# Sets

A set is one of the most fundamental concepts in mathematics. Sets can be taught at an elementary level all the way through higher level mathematics.

A **set** is defined as a group or collection of distinct objects. The elements
of a set can be anything: numbers, people, letters, etc. The way we usual denote
sets is by giving them capital letters for a name.

Given set A and B

A is equal to B *if and only if* they have precisely the same elements.

## Notation

There are different ways of notating and describing sets and more specifically,
members of a set. One way is **intensional definition**. We can literally describe
what the set contains.

Another way is by **extension**, which means listing each member of the set and
enclosing them with brackets. This is also called *strict enumeration*.

Each element of a set must be unique, and the order of the elements in the set does not matter.

When we have sets with many elements, we can abbreviate the list to denote an extension
of numbers in the same pattern as the numbers before it. This is sometimes called
*pattern enumeration*. If we were to list all of the odd numbers up to 100,
we would have

If it was an infinite list, we can use it at the end. Here is the list of all positive odd numbers

Set's can also be defined by a rule. The set A of the positive integers that are perfect squares less than 10 can be notated as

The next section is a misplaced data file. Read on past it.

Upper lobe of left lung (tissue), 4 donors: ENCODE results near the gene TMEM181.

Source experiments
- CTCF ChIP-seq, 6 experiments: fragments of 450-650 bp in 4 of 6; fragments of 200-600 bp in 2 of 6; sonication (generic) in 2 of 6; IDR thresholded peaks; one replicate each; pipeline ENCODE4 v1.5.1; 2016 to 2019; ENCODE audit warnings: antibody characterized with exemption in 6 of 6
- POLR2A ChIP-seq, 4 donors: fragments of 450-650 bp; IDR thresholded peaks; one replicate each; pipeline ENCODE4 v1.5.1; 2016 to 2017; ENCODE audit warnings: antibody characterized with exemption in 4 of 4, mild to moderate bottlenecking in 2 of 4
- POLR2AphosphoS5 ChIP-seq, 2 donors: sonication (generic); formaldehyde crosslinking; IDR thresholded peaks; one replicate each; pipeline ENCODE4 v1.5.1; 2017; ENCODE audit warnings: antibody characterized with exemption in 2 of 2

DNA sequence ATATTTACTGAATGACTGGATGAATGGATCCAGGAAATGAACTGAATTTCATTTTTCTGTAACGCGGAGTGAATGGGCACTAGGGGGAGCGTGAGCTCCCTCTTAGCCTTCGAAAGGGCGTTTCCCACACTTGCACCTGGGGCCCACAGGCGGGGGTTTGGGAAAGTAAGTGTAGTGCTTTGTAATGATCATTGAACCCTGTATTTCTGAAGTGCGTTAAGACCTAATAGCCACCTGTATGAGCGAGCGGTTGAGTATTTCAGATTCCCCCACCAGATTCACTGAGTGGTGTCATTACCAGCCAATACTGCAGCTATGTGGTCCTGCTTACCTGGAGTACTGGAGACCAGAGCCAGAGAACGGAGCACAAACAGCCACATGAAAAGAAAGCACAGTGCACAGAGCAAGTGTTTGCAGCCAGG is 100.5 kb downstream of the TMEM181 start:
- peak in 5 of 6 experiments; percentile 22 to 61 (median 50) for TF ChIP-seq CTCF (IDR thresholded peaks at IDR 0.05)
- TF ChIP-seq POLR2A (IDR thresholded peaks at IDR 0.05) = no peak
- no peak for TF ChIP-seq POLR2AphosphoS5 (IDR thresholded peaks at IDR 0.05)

Set names are subjective, and different definitions can be the same set of numbers. It is up to the mathematician to accurately describe the set.

## Subsets

Subsets introduce the notion of membership of sets - when one set is contained in another. If every member of A is also a member of set B, then A is a subset of B, which is written as

The relationship is called *inclusion* or *containment*. The set **{1,2,4}**
would be a subset of **{1,2,3,4}**. The empty set is also a subset of every set
and every set is a subset of itself.

When **A is a subset of B** and **B is a subset of A**, then **A = B**.

Let's do an example illustrating sets using number classifications.

We have all of the following types of numbers:

Every type of a number classification is a set which contains elements that have unique traits, and are also subsets of other classifications. We can deduce from this classification tree that

## Basic Operations

### Unions

A Union is an operation that adds two sets together. The union of **A** and **B**
is denoted as

which is the set of all elements which are members of either A *or* B.

Like the Real Numbers, sets have operational properties.

### Intersection

The intersection of two sets is the elements that both sets have in common. The
intersection of **A** and **B** is denoted as

The elements must be contained in both A *and* B.

Intersections have similar properties to Unions.

### Complements

A complement is the difference of sets. The relative complement of B in A is denoted by

which is the set of all elements which are members of A but not members of B.

Complements have a different notation when considered within a *universal set U*,
where the complement of A is every element in U except A.

If **U** is the set of natural numbers and **A = {1,2,3}**, then **A'**
would be **{4,5,6...}**.

Here are some basic properties of complements

### Cartesian Product

New sets can be constructed by multiplying sets together. The Cartesian Product is similar to matrix multiplication, where each element of a set gets paired with every element of the other set. The Cartesian product of A and B is denoted by

Here are a few properties of the Cartesian product